Von Lintel Gallery
Joseph Stashkevetch is a consummate craftsman, his work suspended effortlessly between drawing and photography. In his recent show at Von Lintel Gallery, the addition of a literal third dimension leverages his simple process (conté crayon on rag paper) into an instrument that progressively peels back layers of appearance to reveal ever-deeper and more resonant realities hidden underneath.
Stashkevetch has clearly mastered the skills of the archivist, and the ironist. In White Flowers & Bones (2015), an explosive floral still-life monochromatically mirrors the brilliant cascades of baroque flower paintings. At the same time, it echoes “the miraculous flowers of Hamburg,” which bloomed in 1943, sprouting from an earth superheated by the Allied incendiary bombs that killed 40,000 while incinerating the city, which G.W. Sebald described in his book The Natural History of Destruction. Nor is a whiff of that death itself absent, rather it is displaced by the artist to a pile of bovine skulls that ground the image and stretch off into the ever-gloomier distance.
In his more recent work, this compounding of memory and history, of artifice and destruction, of nature and culture, of assertive likeness and apparent reality is only intensified as layers of paper are held flat, crumpled, ripped, sliced, peeled back and weathered to form complex palimpsests of superimposed and interpenetrating images, mini-archives of text and commentary in pictures. This whole machinery is most grandiloquently on display in the monumental All You Can Eat (2016), which reads like a classicizing commentary on the decline of Western civilization (the perfectly centered—if fragmentary—juxtaposition of one of Michelangelo’s Medici tombs above a brutally scavenged and derelict car) as well as a catalog of images and motifs (the skulls, the dead fish, the bird wings, the musclemen) that define the arc of Stashkevetch’s own career.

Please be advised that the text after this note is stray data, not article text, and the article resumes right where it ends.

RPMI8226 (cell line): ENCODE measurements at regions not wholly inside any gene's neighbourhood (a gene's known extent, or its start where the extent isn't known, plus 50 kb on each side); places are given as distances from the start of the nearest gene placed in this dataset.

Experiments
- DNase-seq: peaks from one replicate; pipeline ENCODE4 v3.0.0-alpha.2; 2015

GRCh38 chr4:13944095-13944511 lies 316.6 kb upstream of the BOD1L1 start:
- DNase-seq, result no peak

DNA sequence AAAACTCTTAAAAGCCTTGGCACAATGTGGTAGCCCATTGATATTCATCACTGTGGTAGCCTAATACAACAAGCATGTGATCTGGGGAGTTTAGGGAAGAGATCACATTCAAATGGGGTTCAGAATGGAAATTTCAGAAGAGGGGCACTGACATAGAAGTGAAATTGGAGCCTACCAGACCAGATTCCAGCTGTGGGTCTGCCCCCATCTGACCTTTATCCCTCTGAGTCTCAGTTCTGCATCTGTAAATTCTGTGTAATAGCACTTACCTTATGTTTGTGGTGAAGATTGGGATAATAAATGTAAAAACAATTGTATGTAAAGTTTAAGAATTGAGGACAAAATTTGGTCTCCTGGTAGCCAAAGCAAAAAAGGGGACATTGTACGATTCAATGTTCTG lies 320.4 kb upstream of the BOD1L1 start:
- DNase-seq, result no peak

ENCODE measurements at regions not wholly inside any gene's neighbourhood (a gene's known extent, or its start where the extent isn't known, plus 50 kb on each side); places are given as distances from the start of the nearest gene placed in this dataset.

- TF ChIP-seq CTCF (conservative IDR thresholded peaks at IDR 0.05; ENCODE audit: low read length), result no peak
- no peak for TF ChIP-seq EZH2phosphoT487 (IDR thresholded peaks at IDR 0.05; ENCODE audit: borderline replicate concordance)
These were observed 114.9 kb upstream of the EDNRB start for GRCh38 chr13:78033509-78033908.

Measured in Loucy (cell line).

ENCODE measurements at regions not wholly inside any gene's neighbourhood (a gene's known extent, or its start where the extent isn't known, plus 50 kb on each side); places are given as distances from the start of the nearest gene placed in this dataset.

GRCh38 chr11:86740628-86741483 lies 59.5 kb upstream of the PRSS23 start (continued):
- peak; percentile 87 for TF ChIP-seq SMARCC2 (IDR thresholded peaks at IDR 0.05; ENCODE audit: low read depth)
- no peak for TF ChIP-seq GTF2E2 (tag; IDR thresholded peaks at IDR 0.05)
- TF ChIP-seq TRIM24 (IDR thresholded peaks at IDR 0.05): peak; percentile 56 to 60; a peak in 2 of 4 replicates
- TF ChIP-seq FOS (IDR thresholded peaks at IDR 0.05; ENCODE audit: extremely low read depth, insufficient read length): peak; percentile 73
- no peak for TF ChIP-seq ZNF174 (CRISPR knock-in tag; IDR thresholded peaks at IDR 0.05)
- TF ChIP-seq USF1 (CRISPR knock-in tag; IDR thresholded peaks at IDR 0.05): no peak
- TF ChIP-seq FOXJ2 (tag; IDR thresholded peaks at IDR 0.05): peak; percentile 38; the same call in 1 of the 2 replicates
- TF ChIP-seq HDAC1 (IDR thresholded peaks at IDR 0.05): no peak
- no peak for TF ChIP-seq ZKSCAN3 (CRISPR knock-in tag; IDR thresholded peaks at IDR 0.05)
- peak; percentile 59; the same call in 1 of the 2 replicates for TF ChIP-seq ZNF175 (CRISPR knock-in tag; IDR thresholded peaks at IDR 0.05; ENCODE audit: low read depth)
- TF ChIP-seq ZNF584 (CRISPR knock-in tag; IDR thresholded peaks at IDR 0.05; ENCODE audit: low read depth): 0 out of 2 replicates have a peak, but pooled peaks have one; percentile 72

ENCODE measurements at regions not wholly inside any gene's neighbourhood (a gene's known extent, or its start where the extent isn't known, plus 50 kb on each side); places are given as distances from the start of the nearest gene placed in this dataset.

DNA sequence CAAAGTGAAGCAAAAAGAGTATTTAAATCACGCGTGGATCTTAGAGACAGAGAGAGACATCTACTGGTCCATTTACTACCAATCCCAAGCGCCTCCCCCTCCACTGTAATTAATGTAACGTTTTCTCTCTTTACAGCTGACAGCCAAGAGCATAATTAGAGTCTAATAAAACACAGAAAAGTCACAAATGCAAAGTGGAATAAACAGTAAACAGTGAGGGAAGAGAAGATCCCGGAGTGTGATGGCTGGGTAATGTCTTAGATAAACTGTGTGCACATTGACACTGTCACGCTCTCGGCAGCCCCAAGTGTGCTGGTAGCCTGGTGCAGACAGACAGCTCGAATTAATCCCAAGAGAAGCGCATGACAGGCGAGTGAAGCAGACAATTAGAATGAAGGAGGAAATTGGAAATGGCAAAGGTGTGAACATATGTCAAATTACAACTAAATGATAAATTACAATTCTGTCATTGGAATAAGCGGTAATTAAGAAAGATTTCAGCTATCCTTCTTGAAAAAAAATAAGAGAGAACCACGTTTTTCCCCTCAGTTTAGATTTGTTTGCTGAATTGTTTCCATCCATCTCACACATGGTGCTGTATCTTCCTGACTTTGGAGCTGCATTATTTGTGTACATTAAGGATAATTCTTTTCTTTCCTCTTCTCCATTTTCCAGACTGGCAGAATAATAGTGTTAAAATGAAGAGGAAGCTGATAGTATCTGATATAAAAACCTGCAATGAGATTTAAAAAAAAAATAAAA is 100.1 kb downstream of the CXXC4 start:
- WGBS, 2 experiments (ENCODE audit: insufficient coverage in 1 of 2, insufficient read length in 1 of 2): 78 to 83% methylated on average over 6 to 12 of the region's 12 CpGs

At the other end of the spectrum, Torn Curtain # 1 (Blue Roses) (2015) reveals its intimate secrets with an enormous poignancy. In this instance, the “torn [wallpaper] curtain” uncovers, through the process of its own decay, a world beyond, which precisely reduplicates its printed pattern while hinting at its own eventual decay. The artifice and the reality are one.
Stashkevetch’s world is one where Thanatos inevitably outstrips Eros—as, for example, in Amore & Psyche (2016)—and entropy eventually reigns supreme, except in the miraculous Sanctuary (2015). There, it is the central image that overwhelms the viewer: the interior of a long-abandoned Yiddish theater in New York, now pulled down for redevelopment, even as Yiddish culture itself slides inexorably into memory and extinction. And yet, through the punctured roof streams a beam of light, intensely bright, a palpable presence. This is the light that makes things visible, and yet can blind us by its very brightness. It is the light of figuration and transfiguration: the light of Joseph Stashkevetch’s art.